An attacker who threw ammonia into a man’s face as he answered the front door of his girlfriend’s home has been jailed for two years.
Neil Whitehouse was carrying the corrosive liquid in a water bottle when he went to Ryan Anderson’s partner’s home in Jarrow on March 17.
When Mr Anderson answered the door, the 37-year-old squirted the harmful liquid into his eye and mouth.
Newcastle Crown Court heard the 24-year-old’s right eye was injured and he needed hospital treatment.
Whitehouse, of Crawley Avenue, Hebburn, admitted throwing a corrosive fluid with intent.
Judge Deborah Sherwin jailed him for two years.
The judge said: “When Mr Anderson opened the door, within a short space of time, you sprayed ammonia over him, some into his eye, causing blurring and pain.”
The court heard the men had met last year when Whitehouse had cut Mr Anderson’s girlfriend’s grass and initially got on, but their friendship deteriorated.
A week before the ammonia attack the men were involved in a street confrontation, where Mr Anderson offered to fight Whitehouse, who refused.
Neil Pallister, prosecuting, told the court: “Mr Anderson was at his girlfriend’s home and heard a knock at the door.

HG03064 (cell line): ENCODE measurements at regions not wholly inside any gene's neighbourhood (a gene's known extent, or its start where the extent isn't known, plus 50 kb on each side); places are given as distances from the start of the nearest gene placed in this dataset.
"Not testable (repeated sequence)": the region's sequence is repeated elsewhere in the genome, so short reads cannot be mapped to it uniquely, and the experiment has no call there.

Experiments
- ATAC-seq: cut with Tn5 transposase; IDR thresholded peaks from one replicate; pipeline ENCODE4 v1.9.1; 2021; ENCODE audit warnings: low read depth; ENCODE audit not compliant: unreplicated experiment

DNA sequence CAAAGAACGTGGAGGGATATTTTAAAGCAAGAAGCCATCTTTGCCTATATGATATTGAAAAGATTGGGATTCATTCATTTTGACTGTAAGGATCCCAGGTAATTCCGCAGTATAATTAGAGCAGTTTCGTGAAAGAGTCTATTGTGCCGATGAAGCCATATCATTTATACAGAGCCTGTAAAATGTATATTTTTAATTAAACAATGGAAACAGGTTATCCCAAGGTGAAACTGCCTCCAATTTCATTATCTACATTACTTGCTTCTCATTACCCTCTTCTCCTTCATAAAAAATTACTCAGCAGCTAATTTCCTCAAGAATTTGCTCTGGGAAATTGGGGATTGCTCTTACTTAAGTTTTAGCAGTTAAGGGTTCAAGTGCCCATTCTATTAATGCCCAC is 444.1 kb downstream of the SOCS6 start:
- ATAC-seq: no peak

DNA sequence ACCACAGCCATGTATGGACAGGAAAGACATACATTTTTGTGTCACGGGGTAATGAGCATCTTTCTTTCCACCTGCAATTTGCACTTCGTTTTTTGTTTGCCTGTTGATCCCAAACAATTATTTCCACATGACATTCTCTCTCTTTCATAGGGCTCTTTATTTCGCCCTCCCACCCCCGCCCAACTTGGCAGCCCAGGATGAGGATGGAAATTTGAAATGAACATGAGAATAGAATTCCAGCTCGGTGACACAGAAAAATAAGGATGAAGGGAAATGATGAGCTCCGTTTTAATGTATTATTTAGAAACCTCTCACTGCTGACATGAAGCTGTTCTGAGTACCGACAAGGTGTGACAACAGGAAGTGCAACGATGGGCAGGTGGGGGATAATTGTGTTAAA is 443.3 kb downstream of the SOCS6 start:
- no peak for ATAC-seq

“He answered the door, saw the defendant standing there and noticed the defendant holding a 1.75-litre bottle with liquid in it.
“After opening the door, he said the defendant squirted the bottle he was carrying twice.
“The liquid hit Mr Anderson in his right eye and mouth. He could smell ammonia straight away and had a burning sensation in his right eye.
“His girlfriend contacted the police and an ambulance came to take him to hospital.”
Mr Anderson told police after the attack: “I am very upset. I could lose my eye due to an idiot. I can’t understand his actions.”
Mr Anderson’s girlfriend told detectives she planned to move house because of what happened.
Whitehouse said he had taken the liquid, which he diluted, to the house as protection against Mr Anderson’s Akita dog, which he thought posed a threat.
The court also heard Whitehouse lost his father and was not allowed to attend the funeral during his time on remand.
Peter Schofield, defending, said: “He looks back with some regret over his actions.
“Thankfully the injury was less serious than it might have been.”